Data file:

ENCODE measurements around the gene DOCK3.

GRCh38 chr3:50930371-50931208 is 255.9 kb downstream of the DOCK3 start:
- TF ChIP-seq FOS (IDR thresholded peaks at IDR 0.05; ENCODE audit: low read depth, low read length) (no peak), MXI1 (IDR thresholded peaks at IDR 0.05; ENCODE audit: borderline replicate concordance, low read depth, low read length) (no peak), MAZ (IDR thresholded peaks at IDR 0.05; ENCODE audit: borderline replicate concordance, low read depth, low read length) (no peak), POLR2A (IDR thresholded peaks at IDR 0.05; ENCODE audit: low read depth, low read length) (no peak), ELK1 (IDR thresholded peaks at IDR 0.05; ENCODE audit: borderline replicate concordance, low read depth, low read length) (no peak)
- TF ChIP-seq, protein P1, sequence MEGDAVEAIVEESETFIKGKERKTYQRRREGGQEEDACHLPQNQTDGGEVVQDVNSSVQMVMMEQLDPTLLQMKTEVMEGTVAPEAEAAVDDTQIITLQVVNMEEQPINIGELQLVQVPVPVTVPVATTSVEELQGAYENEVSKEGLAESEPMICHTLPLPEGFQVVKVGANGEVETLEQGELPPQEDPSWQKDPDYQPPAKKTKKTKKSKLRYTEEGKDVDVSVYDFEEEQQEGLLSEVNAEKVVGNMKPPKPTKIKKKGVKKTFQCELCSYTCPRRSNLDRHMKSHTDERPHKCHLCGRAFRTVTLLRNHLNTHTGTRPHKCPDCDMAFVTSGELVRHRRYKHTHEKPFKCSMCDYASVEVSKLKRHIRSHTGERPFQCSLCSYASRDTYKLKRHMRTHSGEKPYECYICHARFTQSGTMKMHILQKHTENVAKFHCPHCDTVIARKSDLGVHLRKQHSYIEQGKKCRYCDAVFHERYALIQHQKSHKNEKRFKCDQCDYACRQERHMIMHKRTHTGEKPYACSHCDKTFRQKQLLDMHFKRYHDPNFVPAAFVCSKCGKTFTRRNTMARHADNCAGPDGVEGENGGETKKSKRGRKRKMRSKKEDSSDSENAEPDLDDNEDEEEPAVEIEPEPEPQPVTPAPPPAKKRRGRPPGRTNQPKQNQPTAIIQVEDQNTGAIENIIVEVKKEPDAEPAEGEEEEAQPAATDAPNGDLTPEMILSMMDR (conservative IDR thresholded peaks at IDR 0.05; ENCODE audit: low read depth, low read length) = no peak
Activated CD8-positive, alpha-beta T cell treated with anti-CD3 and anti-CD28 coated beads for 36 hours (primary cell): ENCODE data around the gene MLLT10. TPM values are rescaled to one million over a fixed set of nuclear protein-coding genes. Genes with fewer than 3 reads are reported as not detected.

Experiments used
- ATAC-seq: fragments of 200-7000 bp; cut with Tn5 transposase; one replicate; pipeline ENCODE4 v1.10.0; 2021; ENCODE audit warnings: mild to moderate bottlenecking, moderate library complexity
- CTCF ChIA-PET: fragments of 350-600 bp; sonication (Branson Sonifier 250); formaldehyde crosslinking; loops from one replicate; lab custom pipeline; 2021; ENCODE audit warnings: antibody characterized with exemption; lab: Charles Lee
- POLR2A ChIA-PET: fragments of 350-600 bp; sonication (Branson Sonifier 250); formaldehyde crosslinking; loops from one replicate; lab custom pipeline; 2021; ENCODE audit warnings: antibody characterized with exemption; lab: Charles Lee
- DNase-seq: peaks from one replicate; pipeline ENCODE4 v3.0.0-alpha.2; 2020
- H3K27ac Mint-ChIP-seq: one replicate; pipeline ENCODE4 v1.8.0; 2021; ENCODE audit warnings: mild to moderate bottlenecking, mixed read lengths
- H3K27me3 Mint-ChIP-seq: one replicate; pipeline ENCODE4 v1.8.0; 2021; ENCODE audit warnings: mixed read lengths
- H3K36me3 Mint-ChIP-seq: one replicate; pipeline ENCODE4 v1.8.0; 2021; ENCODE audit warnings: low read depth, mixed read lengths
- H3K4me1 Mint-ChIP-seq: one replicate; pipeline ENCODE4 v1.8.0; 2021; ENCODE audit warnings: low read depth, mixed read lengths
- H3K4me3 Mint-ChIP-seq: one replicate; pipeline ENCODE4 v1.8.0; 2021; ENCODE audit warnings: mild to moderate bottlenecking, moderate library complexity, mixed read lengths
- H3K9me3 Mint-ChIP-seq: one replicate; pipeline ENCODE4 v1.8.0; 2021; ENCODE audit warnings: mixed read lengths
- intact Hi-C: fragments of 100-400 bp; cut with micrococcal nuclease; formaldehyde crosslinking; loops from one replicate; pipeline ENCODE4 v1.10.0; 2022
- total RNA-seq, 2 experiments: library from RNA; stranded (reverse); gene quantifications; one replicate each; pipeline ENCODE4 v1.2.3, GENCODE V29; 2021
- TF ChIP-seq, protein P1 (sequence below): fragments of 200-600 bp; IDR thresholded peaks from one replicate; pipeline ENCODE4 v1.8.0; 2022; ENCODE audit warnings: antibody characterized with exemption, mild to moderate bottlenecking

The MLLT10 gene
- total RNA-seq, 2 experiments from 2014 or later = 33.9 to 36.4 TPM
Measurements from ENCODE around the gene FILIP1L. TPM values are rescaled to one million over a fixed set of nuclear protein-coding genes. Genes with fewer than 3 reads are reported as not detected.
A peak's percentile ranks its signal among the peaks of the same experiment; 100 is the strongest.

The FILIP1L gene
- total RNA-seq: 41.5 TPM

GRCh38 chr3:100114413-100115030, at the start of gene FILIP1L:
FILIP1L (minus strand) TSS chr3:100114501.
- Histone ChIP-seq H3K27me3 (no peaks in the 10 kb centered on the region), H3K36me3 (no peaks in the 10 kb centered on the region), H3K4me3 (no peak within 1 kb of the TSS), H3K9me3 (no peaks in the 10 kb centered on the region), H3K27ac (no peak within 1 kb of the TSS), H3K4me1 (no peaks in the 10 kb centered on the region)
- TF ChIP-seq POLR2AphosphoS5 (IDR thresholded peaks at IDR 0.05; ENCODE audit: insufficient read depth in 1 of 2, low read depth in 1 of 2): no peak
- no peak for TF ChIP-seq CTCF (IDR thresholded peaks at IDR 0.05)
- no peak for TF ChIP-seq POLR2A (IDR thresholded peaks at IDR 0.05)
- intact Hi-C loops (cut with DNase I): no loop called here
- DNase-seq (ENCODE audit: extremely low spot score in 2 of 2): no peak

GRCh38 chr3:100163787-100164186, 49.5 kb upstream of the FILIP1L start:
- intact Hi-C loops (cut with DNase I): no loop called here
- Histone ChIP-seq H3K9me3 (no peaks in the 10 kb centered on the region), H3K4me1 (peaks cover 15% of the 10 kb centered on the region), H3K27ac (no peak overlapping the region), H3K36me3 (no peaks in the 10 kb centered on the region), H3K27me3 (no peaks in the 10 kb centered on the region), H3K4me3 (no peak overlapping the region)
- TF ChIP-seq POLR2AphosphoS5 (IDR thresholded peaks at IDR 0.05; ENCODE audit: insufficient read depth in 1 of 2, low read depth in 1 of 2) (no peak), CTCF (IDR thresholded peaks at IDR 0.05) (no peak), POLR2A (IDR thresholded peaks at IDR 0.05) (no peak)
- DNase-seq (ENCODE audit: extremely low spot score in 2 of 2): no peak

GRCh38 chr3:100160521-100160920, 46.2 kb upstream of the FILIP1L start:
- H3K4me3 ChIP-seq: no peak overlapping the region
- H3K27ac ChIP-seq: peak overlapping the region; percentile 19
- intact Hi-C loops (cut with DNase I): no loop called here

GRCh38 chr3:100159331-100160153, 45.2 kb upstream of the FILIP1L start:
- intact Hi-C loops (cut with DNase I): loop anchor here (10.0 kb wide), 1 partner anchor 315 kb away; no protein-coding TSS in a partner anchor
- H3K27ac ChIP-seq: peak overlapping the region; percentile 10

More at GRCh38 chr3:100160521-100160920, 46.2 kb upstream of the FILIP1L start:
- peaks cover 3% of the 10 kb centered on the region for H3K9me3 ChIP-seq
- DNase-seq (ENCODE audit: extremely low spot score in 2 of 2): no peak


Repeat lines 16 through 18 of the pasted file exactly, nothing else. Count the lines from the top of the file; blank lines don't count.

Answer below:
- H3K9me3 Mint-ChIP-seq: one replicate; pipeline ENCODE4 v1.8.0; 2021; ENCODE audit warnings: mixed read lengths
- intact Hi-C: fragments of 100-400 bp; cut with micrococcal nuclease; formaldehyde crosslinking; loops from one replicate; pipeline ENCODE4 v1.10.0; 2022
- total RNA-seq, 2 experiments: library from RNA; stranded (reverse); gene quantifications; one replicate each; pipeline ENCODE4 v1.2.3, GENCODE V29; 2021